Delhi lawyer and equality consultant Naina Kapur said that “all universities and educational institutions are mandated by law to have committees to deal with sexual harassment – but few have implemented these”.

Institutional failure

Major universities and institutions across India have set up anti-sexual harassment committees. However, in many others the committees are present only in paper, and often not constituted according to law.

In several instances the committee does not have a woman as its chairperson or 50% of its members as women, or does not include a neutral third party who has expertise in the area. All these are mandated by the law and students and female staff in universities should be aware of these rights, Kapur said.

Referring to the major demonstrations in the wake of the rape, she said: “We need to channel the energy we see now by providing the youth with the tools. We have laws but they are not aware of them.”

In several cases reported by local media, where the accused is a teacher, dean or even head of an institution, the committees tend to side with the accused.

Notably, according to a senior official of Delhi University’s Apex Complaint Committee for registering sexual harassment cases, a majority of the complaints by women students are registered against the teaching faculty and hardly any cases against the non-teaching employees.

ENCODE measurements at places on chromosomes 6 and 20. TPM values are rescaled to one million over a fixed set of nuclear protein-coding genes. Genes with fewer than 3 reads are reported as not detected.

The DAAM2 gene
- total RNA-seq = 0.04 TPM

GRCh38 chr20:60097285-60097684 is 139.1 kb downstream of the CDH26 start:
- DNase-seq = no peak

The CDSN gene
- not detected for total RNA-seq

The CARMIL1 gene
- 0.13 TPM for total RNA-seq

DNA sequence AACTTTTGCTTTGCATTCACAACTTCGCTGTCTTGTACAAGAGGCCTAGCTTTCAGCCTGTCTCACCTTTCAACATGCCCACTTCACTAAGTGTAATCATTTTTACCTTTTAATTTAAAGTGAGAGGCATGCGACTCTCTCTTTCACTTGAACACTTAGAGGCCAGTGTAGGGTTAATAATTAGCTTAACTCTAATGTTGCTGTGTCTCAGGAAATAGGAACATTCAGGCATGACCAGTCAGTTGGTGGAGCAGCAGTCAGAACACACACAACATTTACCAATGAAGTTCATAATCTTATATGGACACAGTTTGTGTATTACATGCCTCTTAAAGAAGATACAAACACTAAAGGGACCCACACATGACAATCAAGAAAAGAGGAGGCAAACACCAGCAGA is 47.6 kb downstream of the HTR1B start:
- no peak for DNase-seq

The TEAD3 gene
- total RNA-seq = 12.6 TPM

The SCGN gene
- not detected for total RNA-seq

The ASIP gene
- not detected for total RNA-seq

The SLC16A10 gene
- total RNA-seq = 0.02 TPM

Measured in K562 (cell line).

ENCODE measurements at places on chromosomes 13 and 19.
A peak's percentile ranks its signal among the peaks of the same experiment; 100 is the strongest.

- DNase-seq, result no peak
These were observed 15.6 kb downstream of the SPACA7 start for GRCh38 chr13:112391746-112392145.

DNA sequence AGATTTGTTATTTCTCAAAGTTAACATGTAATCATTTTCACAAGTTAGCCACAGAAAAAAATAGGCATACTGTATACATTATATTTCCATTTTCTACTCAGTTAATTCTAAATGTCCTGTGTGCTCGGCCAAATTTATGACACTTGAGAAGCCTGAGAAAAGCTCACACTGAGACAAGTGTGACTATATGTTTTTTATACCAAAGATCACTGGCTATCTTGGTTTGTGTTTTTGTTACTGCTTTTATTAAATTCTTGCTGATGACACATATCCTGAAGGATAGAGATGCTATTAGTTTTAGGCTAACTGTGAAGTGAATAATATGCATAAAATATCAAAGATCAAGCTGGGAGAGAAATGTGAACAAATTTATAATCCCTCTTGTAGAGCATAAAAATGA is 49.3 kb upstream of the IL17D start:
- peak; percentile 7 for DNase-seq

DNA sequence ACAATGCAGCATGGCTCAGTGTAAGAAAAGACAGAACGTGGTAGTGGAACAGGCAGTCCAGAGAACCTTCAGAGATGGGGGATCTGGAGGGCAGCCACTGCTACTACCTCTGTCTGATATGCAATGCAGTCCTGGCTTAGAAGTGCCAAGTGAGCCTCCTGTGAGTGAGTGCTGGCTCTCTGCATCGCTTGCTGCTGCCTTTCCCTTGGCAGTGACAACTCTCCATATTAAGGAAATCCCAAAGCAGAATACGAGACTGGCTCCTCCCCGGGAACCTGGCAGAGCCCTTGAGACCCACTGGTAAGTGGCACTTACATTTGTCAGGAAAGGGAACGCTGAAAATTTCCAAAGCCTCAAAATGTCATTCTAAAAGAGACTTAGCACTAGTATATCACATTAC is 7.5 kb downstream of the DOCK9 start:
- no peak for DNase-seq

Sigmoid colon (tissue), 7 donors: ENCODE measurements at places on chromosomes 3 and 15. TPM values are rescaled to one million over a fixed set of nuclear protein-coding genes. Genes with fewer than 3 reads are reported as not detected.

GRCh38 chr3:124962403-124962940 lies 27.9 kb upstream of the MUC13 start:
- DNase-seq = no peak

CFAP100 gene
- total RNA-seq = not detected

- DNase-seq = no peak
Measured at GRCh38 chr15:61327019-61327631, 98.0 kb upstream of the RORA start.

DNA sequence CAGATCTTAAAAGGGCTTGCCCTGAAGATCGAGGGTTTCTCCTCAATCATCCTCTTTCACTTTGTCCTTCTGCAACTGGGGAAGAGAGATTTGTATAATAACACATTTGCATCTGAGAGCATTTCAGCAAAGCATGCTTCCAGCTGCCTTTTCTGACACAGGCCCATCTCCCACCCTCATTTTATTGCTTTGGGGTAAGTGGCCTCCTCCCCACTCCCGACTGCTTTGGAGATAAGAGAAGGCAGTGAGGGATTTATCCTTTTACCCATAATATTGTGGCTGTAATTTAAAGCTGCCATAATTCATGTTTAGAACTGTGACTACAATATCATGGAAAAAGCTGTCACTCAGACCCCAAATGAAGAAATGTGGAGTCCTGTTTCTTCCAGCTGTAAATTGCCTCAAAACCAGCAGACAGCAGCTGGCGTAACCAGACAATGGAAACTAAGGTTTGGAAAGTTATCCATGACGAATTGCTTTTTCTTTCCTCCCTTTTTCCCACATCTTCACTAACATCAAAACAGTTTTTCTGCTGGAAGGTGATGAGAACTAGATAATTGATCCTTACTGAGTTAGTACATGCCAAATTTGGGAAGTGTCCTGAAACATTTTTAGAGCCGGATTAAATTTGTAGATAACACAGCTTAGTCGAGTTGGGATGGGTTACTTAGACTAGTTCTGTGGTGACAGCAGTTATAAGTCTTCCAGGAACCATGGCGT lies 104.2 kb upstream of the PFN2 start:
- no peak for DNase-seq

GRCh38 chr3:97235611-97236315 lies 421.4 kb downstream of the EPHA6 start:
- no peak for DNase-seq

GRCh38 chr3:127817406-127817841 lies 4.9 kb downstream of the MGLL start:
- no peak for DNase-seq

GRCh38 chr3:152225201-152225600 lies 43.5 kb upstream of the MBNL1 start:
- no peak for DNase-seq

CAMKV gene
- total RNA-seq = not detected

Students are sceptical that the latest UGC recommendation to set up yet another taskforce would lead to changes. What is needed is a change in mindsets, they say.

“I had complained against a faculty member because of his inappropriate behaviour. He used to pat me on my back and stand really close to me. But I was told that I was overreacting and it was just fatherly affection,” said a final-year student of Ramjas College, Delhi, speaking on condition of anonymity.

“If the same kind of people lead the taskforce what change can we expect?”

“If the UGC is serious, it should come up with more concrete solutions, like tying the funding of an institution to implementation of sexual harassment policies, or de-recognising institutions if such incidents are reported,” she said.